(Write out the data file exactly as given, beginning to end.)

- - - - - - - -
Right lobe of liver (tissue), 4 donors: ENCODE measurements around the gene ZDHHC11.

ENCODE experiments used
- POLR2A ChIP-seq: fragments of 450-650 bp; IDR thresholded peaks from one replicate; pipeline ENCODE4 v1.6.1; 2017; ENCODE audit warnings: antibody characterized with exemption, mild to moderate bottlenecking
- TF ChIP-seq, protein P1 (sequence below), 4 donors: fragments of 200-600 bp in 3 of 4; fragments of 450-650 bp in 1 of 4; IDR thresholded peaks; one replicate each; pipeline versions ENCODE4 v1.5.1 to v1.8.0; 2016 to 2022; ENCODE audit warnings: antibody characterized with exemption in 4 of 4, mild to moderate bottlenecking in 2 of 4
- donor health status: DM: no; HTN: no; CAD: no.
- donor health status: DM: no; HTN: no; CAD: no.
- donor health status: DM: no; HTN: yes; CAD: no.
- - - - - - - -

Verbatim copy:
Right lobe of liver (tissue), 4 donors: ENCODE measurements around the gene ZDHHC11.

ENCODE experiments used
- POLR2A ChIP-seq: fragments of 450-650 bp; IDR thresholded peaks from one replicate; pipeline ENCODE4 v1.6.1; 2017; ENCODE audit warnings: antibody characterized with exemption, mild to moderate bottlenecking
- TF ChIP-seq, protein P1 (sequence below), 4 donors: fragments of 200-600 bp in 3 of 4; fragments of 450-650 bp in 1 of 4; IDR thresholded peaks; one replicate each; pipeline versions ENCODE4 v1.5.1 to v1.8.0; 2016 to 2022; ENCODE audit warnings: antibody characterized with exemption in 4 of 4, mild to moderate bottlenecking in 2 of 4
- donor health status: DM: no; HTN: no; CAD: no.
- donor health status: DM: no; HTN: no; CAD: no.
- donor health status: DM: no; HTN: yes; CAD: no.